Do ANY of the researchers involved in these things really expect them to have invisibility or teleportation capabilities at macro scales someday? I was under the impression that neither of them had any relevance at larger scales, and while I could be wrong, it seems like the media just can't resist this kind of idiotic hyperbole.

  • ...to light of only one color would not be of much use."

    It would be exceptionally useful if that colour was infra-red.

  • by aplusjimages (939458) on Sunday January 18, 2009 @06:51PM (#26510143) Journal
    Would 90% be good enough for night time work?
  • by HuskyDog (143220) on Sunday January 18, 2009 @08:44PM (#26511145) Homepage

    Sigh, here we go again! Radars and optical vision do not work in remotely the same way. Creating invisibility in the two different realms is a completely different problem.

    In most vision situations there are two critical factors which don't occur in the great majority of radars. The first is illumination of the target from angles other than the viewing angle (OK, there are bistatic radars, but they are not common) and the other is a background which is illuminated. Try to think about this for just a few moments. Why can't we all make ourselves invisible just by wearing matt black clothing? Well, obviously because we will stand out against the background unless we happen to be standing in front of black wall or wandering around in a coal mine. The whole point of the fictional 'invisibility cloak' is that it works in all circumstances. We can already be invisible in certain carefully controlled environments, that after all is what camouflage is all about.

    But, a radar is rather like wandering about in the above mentioned coal mine, or perhaps a dark forest with a miner's lamp fixed to your head. The background is basically black and the illumination comes from the viewing direction. In this scenario, someone dress entirely in black would be effectively invisible. And that is the key point to grasp. In the world or radar we can achieve invisibility simply by making sufficiently 'black' 'paint'. The weird ability of these meta-materials to allow the illumination to pass through the target un-disturbed is of no benefit. Since we don't have a receiver on the other side of the target to detect this energy it isn't relevant. Now, sure, we can all dream up complex bistatic radars which rely on the obscuration of the signal to detect the target, but I remain to be convinced that such a thing can be made sufficiently versatile to be useful.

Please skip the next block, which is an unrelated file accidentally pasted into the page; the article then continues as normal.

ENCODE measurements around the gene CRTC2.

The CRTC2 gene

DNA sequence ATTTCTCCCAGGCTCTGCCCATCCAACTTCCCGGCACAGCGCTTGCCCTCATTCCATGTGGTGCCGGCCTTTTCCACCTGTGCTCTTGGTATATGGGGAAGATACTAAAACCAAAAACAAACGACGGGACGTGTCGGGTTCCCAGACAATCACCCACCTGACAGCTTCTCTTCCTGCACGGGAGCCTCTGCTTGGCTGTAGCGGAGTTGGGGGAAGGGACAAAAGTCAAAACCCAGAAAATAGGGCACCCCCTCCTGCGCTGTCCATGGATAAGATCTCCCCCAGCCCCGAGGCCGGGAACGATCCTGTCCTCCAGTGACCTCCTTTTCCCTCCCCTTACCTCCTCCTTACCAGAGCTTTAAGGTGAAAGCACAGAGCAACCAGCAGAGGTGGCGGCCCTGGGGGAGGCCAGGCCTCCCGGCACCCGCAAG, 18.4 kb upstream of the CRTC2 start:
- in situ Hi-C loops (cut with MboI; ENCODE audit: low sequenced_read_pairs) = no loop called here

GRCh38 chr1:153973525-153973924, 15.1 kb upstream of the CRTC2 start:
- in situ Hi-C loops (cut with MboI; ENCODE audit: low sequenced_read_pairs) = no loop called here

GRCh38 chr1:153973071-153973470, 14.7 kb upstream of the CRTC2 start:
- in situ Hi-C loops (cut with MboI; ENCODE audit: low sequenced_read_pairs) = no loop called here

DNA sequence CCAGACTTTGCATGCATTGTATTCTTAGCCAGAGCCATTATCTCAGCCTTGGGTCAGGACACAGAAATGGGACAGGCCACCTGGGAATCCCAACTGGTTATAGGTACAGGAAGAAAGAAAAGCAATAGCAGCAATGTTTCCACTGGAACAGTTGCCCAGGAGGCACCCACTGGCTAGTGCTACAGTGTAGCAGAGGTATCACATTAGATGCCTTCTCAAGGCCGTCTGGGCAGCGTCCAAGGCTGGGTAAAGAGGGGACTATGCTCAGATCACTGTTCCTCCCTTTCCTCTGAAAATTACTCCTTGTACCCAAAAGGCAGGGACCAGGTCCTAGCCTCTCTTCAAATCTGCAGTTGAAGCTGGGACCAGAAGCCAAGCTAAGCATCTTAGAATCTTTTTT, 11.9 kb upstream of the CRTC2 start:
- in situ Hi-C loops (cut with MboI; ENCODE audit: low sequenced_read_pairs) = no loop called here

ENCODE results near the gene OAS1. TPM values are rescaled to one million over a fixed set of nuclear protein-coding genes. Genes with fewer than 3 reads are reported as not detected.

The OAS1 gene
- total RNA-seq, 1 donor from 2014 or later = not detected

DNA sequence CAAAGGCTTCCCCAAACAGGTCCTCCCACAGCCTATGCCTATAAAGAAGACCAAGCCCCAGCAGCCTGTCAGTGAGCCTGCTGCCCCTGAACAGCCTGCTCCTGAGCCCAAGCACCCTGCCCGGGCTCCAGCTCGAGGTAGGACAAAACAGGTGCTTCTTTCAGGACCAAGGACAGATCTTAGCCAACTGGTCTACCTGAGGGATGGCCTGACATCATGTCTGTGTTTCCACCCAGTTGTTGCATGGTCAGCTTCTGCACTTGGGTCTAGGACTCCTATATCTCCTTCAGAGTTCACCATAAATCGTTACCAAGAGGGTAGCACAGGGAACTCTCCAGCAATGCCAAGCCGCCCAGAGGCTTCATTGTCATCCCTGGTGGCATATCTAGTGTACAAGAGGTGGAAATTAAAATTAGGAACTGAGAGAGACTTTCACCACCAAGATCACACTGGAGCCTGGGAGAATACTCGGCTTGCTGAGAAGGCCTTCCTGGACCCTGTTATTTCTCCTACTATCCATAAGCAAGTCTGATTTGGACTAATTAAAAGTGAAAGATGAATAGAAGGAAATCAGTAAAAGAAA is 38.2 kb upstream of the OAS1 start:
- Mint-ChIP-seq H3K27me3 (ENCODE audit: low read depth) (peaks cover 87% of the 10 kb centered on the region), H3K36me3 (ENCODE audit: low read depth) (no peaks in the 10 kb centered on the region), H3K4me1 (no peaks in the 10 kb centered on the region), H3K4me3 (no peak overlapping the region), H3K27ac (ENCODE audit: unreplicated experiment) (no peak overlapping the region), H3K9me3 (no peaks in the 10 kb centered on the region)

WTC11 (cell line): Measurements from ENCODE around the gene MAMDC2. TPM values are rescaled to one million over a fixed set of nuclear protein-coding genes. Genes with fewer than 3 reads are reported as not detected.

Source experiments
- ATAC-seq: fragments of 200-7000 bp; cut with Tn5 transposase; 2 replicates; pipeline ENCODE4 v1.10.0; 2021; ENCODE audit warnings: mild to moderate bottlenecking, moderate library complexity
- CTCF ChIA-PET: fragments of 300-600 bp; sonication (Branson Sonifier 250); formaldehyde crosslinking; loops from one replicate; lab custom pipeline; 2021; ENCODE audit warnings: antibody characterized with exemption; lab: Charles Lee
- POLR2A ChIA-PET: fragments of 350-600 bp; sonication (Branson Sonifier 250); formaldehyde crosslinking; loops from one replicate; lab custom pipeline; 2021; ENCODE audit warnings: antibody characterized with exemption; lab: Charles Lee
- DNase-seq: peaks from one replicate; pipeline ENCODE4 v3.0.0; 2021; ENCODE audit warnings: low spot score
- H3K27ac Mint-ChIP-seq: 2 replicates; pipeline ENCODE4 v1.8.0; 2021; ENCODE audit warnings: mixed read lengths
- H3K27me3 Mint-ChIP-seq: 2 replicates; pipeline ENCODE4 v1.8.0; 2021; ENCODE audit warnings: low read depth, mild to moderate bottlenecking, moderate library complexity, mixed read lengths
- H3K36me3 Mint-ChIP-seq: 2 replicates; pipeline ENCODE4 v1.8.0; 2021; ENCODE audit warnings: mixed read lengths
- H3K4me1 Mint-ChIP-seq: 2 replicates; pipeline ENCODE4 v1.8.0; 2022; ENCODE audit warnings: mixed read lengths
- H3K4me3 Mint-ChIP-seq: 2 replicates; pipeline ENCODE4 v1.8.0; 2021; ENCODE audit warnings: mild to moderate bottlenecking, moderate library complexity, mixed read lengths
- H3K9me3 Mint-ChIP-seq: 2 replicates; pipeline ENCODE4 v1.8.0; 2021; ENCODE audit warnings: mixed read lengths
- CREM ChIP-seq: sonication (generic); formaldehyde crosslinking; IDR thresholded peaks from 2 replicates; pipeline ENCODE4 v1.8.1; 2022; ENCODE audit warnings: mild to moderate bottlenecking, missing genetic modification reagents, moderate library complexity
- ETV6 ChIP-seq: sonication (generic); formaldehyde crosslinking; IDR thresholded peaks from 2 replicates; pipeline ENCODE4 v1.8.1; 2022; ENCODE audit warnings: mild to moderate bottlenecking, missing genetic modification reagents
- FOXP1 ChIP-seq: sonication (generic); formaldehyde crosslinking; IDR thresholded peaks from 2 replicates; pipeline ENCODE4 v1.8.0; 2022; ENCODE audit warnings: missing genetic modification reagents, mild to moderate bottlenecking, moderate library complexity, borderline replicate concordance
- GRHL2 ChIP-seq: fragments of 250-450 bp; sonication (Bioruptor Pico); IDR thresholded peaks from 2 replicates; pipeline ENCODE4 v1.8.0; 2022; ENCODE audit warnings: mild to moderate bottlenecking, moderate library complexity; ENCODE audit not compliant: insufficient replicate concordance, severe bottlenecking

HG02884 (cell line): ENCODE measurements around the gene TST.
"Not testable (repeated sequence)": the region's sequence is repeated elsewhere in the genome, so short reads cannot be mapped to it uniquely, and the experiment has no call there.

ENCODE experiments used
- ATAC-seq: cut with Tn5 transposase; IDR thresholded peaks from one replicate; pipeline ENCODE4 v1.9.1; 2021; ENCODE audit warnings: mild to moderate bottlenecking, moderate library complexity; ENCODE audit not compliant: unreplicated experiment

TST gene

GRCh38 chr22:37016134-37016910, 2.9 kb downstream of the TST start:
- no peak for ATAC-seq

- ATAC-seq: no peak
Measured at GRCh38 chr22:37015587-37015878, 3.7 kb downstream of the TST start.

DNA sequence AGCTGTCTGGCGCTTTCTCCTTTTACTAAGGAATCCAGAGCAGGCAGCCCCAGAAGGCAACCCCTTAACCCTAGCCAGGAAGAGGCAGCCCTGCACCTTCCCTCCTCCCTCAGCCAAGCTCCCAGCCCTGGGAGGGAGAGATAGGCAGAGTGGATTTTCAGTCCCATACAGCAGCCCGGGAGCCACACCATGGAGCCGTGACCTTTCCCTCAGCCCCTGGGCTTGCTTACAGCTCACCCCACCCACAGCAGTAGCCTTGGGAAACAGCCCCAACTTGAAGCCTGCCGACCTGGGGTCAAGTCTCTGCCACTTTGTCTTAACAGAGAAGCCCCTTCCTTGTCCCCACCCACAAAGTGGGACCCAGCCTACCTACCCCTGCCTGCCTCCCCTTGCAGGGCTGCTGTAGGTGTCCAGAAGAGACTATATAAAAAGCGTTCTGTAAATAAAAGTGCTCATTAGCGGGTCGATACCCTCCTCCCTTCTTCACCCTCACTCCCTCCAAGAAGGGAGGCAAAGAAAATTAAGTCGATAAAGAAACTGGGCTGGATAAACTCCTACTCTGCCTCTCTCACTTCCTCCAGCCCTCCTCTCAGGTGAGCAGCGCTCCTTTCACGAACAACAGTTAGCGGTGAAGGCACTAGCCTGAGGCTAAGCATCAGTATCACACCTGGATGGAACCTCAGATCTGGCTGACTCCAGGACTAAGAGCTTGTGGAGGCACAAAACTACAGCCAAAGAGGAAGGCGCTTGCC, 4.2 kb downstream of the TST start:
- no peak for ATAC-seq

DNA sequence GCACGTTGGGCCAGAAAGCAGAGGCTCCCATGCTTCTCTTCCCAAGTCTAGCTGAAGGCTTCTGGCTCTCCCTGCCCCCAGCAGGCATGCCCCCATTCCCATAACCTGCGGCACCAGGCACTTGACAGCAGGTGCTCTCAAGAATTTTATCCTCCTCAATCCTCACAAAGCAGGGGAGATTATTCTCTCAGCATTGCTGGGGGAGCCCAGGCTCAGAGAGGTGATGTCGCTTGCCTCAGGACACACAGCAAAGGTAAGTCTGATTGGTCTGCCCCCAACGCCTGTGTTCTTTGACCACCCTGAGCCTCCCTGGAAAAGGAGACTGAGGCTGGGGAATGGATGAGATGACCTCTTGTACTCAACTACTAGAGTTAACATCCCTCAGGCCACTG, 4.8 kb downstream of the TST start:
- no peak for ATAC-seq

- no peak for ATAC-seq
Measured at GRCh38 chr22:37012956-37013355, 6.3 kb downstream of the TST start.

Can I stress that I am not suggesting the these meta-materials don't have an application in the world of radar. They seem to me to be particularly useful where one wants to remove a fixed object which obscures the view of your radar. For example, consider a radar on a ship. It may well find that in some directions its view is obscured by other parts of the superstructure. If the could cover these other bits of the ship with meta-materials such that the radar pulses could pass 'through' and back again undisturbed, then our radar's field of view would be increased. Such an application would work perfectly well with even the relatively narrow band materials presented previously.

  • by Anonymous Coward on Sunday January 18, 2009 @09:17PM (#26511335)

    It's funny how slashdotters complain about invented words such as ain't which have been used before we were all born, however have no problem with invented words such as "blog".

  • by John Courtland (585609) on Sunday January 18, 2009 @09:54PM (#26511629)
    ... Jesus Christ almighty. You can figure it out easily enough, plus you won't do anything meaningful about it anyhow, so what's the point of complaining?